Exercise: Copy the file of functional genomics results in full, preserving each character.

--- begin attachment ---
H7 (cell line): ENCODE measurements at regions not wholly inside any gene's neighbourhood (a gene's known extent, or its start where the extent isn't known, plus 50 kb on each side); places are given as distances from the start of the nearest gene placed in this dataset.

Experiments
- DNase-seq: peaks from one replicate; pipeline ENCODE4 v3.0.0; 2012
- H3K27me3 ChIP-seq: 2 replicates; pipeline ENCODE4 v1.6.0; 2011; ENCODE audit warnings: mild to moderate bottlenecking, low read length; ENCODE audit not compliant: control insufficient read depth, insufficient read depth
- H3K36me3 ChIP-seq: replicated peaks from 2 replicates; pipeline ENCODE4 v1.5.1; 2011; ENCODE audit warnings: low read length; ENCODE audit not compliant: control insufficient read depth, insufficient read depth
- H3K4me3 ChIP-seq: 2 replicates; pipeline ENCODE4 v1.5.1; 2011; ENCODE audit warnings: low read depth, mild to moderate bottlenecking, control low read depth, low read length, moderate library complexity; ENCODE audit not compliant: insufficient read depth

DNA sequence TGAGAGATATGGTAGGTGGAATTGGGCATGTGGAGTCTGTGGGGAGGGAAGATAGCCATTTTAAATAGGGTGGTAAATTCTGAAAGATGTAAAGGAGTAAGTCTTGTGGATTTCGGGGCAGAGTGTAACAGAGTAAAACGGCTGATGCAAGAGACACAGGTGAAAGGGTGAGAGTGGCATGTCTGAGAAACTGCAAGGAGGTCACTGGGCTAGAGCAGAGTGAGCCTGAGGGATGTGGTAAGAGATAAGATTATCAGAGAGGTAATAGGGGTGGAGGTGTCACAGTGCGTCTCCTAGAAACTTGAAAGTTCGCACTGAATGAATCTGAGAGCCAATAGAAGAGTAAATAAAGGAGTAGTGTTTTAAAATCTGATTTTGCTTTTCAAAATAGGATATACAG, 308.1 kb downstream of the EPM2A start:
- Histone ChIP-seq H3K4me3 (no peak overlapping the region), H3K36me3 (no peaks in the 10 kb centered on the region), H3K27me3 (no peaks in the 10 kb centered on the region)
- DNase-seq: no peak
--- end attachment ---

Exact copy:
H7 (cell line): ENCODE measurements at regions not wholly inside any gene's neighbourhood (a gene's known extent, or its start where the extent isn't known, plus 50 kb on each side); places are given as distances from the start of the nearest gene placed in this dataset.

Experiments
- DNase-seq: peaks from one replicate; pipeline ENCODE4 v3.0.0; 2012
- H3K27me3 ChIP-seq: 2 replicates; pipeline ENCODE4 v1.6.0; 2011; ENCODE audit warnings: mild to moderate bottlenecking, low read length; ENCODE audit not compliant: control insufficient read depth, insufficient read depth
- H3K36me3 ChIP-seq: replicated peaks from 2 replicates; pipeline ENCODE4 v1.5.1; 2011; ENCODE audit warnings: low read length; ENCODE audit not compliant: control insufficient read depth, insufficient read depth
- H3K4me3 ChIP-seq: 2 replicates; pipeline ENCODE4 v1.5.1; 2011; ENCODE audit warnings: low read depth, mild to moderate bottlenecking, control low read depth, low read length, moderate library complexity; ENCODE audit not compliant: insufficient read depth

DNA sequence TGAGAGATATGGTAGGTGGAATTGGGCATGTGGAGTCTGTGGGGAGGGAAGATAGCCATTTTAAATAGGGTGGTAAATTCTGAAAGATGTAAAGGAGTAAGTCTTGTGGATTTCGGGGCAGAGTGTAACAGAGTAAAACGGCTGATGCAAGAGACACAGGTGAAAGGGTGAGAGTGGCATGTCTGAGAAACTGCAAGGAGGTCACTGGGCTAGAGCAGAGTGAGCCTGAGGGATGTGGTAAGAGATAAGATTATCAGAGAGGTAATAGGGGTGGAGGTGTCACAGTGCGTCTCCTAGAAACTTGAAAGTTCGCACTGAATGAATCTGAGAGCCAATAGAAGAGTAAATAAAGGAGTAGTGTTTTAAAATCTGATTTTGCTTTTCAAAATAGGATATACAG, 308.1 kb downstream of the EPM2A start:
- Histone ChIP-seq H3K4me3 (no peak overlapping the region), H3K36me3 (no peaks in the 10 kb centered on the region), H3K27me3 (no peaks in the 10 kb centered on the region)
- DNase-seq: no peak